March 16, 2010 9:02:00 AM
David Miller -
STARKVILLE -- Just one day before opening the National Invitational Tournament against Jackson State, Rick Stansbury was still feeling the effects from his Mississippi State men''s basketball team''s overtime loss to the University of Kentucky.
The MSU coach mixed apathy and protest Monday, knowing his team has to prepare for its game at 9:05 tonight (ESPNU) while trying to overcome the dejection of losing to Kentucky in the Southeastern Conference title game and being left out of the NCAA tournament.
Stansbury admitted any point or argument for his team''s case to get into the NCAA tournament is moot after the fact, but a day after the rest of the NCAA bubble teams'' coaches had their time to vent, Stansbury had his first go at the topic after not speaking to the media Sunday.
The biggest challenge, Stansbury said, is the team getting over the mental and physical wear from its three-game run in the SEC Tournament.
The team feels it should have gotten in, but the NCAA tournament selection committee knocked the Bulldogs'' non-conference strength of schedule and its win-loss record against those teams.
Stansbury said the dual disappointment of losing like the Bulldogs did to the Wildcats and watching the NCAA tournament selection show only to find themselves left out was like someone "just finished gutting you."
Stansbury disagreed with NCAA tournament selection committee chairman Dan Guerrero''s assessment that MSU''s "body of work" didn''t measure up to bubble teams like Utah State, Georgia Tech, and Florida that were selected ahead of them.
"When we schedule our games, is UCLA not a good schedule?" Stansbury said. "DePaul, that''s a Big East team, supposed to be pretty good. Houston won that (Conference USA) tournament. San Diego we schedule, they come off a Sweet 16 year beating Connecticut (in the first round of the NCAA tournament in 2007-08). You tell me when Western Kentucky at Western Kentucky is ever a bad loss. We get beat on a last-second shot by Richmond, who won their league.
"You talk about scheduling? Here''s the problem: Too many people hide behind numbers."
The numbers Stansbury championed were the Bulldogs'' eight non-conference road games, and he deemed it "a challenge" to find any other team that could say the same this season.
But then, just as fluidly as he delivered his rebuttal to the selection committee''s decisions, Stansbury tried to close the book on Sunday''s events.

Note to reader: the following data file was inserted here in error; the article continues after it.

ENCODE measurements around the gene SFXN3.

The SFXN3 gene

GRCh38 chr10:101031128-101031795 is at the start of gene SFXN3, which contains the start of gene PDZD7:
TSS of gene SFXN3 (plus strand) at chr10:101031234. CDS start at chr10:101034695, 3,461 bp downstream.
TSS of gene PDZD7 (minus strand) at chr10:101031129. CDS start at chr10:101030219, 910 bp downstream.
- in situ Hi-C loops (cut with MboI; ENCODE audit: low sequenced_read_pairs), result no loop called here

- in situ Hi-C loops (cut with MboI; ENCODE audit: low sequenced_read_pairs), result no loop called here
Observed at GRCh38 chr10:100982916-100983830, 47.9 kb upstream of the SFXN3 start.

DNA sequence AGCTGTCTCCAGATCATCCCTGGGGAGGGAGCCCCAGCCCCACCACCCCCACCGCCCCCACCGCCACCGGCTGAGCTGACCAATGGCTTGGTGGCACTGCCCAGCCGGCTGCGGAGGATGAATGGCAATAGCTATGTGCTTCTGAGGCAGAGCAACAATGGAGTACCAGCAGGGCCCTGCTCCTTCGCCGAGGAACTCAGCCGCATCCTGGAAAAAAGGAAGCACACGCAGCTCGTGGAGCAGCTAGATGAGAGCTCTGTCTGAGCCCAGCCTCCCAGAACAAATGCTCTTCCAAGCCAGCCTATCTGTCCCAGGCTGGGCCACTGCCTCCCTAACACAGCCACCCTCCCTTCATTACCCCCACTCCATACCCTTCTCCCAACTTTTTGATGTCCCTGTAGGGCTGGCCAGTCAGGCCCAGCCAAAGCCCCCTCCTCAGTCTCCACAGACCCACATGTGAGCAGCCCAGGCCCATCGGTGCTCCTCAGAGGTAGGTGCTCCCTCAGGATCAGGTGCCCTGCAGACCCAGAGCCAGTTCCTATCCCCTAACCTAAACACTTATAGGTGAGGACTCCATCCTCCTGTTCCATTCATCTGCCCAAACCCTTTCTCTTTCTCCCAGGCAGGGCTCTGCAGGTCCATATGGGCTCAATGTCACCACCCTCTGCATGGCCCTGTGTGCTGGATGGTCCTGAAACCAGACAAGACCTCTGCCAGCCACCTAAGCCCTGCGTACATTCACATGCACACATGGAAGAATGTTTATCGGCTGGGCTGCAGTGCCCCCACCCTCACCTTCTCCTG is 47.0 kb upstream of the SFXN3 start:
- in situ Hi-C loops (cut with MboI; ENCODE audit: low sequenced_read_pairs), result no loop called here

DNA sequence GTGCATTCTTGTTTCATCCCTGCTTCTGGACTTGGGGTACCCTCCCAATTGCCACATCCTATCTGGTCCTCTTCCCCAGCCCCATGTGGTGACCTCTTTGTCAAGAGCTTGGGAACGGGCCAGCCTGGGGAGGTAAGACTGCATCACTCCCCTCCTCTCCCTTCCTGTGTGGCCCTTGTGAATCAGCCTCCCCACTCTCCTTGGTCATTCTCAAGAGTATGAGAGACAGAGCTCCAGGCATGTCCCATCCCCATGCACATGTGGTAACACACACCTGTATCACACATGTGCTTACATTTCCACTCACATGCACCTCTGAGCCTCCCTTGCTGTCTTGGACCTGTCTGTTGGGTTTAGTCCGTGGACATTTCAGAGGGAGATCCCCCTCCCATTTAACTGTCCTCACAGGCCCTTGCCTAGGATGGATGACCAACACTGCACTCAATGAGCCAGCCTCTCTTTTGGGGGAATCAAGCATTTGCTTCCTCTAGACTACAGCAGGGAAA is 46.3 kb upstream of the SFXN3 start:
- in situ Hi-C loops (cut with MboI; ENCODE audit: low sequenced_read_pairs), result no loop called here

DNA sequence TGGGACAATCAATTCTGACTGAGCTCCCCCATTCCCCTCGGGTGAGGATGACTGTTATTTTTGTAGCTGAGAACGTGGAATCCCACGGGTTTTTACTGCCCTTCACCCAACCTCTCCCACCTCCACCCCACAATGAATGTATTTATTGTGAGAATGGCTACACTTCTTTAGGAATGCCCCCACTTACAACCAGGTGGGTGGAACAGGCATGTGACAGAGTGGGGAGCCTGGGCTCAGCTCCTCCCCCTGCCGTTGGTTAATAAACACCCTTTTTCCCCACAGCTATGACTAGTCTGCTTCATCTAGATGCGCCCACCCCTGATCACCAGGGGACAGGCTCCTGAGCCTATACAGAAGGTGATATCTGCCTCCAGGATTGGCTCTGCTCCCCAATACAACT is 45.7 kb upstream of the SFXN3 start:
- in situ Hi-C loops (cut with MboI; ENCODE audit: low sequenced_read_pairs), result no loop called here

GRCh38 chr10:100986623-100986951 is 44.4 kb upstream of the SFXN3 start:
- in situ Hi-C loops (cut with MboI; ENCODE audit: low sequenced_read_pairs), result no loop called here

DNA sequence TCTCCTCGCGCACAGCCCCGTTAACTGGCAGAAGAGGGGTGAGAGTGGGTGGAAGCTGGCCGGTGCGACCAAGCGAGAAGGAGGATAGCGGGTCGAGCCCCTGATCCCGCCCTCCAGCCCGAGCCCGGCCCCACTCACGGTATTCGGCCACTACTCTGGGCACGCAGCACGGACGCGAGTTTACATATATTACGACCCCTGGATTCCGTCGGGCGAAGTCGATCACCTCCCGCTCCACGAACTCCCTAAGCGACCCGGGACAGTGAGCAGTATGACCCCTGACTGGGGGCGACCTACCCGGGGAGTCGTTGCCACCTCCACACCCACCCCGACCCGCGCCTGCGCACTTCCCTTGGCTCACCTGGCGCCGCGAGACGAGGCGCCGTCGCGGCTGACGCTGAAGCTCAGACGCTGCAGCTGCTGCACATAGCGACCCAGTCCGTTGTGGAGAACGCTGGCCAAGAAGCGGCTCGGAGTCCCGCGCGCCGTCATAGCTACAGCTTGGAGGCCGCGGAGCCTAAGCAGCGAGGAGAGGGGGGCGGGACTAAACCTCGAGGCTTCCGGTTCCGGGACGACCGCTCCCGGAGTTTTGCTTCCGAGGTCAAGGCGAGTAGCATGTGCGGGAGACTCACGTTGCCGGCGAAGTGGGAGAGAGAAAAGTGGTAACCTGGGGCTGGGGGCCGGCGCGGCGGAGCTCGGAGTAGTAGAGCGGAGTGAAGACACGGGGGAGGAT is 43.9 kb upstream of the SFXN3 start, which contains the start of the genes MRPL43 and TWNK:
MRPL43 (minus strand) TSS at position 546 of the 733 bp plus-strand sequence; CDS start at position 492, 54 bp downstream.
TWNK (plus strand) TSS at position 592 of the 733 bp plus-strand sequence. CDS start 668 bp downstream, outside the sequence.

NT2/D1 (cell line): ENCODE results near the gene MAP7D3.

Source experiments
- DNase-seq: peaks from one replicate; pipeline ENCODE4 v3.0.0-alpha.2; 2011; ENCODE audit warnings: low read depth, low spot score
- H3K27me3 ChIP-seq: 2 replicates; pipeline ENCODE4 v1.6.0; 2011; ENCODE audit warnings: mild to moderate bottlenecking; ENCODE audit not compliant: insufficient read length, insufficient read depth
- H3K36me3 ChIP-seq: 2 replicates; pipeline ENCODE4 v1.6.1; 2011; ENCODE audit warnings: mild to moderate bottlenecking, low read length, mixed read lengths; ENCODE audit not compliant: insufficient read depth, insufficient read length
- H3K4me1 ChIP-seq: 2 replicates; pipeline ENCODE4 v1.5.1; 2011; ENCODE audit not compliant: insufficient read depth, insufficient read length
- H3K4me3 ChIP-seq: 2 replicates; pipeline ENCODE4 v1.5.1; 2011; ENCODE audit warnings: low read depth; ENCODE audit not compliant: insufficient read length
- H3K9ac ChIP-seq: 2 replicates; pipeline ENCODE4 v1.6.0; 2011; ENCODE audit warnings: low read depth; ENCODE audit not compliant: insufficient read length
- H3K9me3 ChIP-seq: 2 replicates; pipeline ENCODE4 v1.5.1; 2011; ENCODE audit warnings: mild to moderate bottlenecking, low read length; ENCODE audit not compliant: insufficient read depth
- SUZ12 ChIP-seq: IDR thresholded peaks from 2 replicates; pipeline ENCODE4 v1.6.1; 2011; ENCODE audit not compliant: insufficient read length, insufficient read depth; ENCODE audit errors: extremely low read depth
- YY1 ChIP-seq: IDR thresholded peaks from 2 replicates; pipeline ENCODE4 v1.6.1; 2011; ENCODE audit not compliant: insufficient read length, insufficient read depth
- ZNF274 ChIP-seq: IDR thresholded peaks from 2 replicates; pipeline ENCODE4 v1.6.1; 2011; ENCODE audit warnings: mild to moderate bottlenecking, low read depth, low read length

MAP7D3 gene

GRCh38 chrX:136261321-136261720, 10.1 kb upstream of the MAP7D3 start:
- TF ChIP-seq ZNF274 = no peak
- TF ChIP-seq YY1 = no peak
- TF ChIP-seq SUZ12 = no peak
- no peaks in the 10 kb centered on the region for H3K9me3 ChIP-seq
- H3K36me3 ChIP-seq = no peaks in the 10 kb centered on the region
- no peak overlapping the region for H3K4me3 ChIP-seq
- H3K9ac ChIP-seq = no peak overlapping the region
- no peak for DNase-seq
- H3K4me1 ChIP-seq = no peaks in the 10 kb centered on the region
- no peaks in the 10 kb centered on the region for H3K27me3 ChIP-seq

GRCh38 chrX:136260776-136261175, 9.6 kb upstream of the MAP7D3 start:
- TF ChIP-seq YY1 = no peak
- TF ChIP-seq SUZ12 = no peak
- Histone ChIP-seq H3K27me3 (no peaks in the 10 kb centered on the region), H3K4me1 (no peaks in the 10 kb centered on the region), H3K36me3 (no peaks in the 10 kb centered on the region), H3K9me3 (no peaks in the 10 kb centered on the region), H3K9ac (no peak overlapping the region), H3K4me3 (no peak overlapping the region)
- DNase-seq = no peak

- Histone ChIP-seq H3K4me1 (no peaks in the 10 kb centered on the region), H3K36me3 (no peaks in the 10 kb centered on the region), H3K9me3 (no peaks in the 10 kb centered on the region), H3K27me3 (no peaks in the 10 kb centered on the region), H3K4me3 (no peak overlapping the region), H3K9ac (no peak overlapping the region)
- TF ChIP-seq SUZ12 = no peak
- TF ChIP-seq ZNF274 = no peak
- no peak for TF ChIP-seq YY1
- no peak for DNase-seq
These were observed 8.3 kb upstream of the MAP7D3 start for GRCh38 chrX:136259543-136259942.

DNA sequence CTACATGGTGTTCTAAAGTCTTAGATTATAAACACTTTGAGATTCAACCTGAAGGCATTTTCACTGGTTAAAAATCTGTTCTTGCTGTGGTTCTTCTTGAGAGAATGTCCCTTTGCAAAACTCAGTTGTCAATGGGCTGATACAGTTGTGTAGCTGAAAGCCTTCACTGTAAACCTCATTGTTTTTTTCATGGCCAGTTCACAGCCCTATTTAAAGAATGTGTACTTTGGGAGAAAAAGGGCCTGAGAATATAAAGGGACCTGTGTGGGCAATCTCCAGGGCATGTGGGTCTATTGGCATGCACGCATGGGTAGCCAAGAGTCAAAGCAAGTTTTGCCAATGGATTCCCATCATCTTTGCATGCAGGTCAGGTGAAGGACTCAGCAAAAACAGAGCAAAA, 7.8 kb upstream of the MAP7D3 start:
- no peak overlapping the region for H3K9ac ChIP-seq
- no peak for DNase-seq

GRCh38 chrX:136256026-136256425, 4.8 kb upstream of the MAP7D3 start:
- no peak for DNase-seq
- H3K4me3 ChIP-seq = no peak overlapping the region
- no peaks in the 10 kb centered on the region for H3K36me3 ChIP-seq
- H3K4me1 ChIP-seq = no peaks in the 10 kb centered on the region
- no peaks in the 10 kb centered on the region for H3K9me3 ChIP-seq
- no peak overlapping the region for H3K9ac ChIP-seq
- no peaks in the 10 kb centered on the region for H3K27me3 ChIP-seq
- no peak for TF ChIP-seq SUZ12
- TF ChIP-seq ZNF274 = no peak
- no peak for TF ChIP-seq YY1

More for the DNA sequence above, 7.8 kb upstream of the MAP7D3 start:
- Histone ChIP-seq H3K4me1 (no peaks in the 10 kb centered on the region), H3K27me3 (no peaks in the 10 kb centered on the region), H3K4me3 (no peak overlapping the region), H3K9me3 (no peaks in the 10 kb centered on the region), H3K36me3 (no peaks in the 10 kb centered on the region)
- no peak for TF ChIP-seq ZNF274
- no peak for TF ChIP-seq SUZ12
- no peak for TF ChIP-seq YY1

"But again, I never plead our case. It don''t matter," he said. "Only thing solves anything is just win. We had our opportunities. If you leave it in somebody else''s hands, anything else can happen."
Losing to No. 2 Kentucky in overtime for the second time this season stings because at least one win against the Wildcats, especially in the SEC Tournament final, would have put MSU in the NCAA tournament field. However, how Kentucky pulled off the 4.9 second miracle hits deep because of the enormity of a call that wasn''t made.
Stansbury didn''t realize it at the time, but Kentucky guard John Wall''s rebound of Eric Bledsoe''s intentionally missed free throw with MSU up by two was a result of a lane violation.
Soon after MSU''s loss, the no-call of Wall being in the lane before the ball hit the rim dominated fan chatter before still shots and video hit the Web.
"Both guys in that lane line up outside that 3-point line," Stansbury said. "Well, the ball''s six, eight feet from the rim and you got two guys in the top of the paint, Wall and (Darius) Miller. It''s a very obvious lane violation. Obvious. It was not called.
"If it''s the right call, you make the call. It''s a game-changing call. It wasn''t something that''s even close. I''m not talking about officiating, I''m talking about the play. It''s a very obvious lane violation."
With all that to digest and discard, it''s no wonder Stansbury gave his players the day off. He said the team would go through the scouting report for Southwestern Athletic Conference regular-season champion Jackson State (19-12) today before tipping off at 9:05 p.m. at Humphrey Coliseum.
If there''s a bright side in dealing with the conundrum of settling for the NIT vs. being excited for postseason play, the Bulldogs will have a chance to play three more games at Humphrey Coliseum if they win.
"Anytime this time of the year where you''re having a chance to play for a championship, it''s very special," Stansbury said.
As the No. 1 seed in the NIT field, the Bulldogs will be a favorite to make it to Madison Square Garden in New York for the semifinals and final. With a big letdown and a quick return to the court, Stansbury is concerned that his team forgets and moves forward.
"It''s a big turnaround for us," he said. "It''s a challenge, not just the mental part of it, but we just came out of three games in a row where our kids left every ounce they had on that floor. That''s a huge challenge for them."
NOTES: Stansbury apologized for his postgame comments following the team''s loss regular-season Tennessee when he said the Volunteers weren''t "the school of the deaf and blind." Stansbury said: "I''m very sensitive to that. I apologize to both schools. After the season''s over, I''m going to go down and visit both of them. I''m very blessed to have healthy children. Again, I''m very sensitive to anything like that. I apologize if I offended anybody."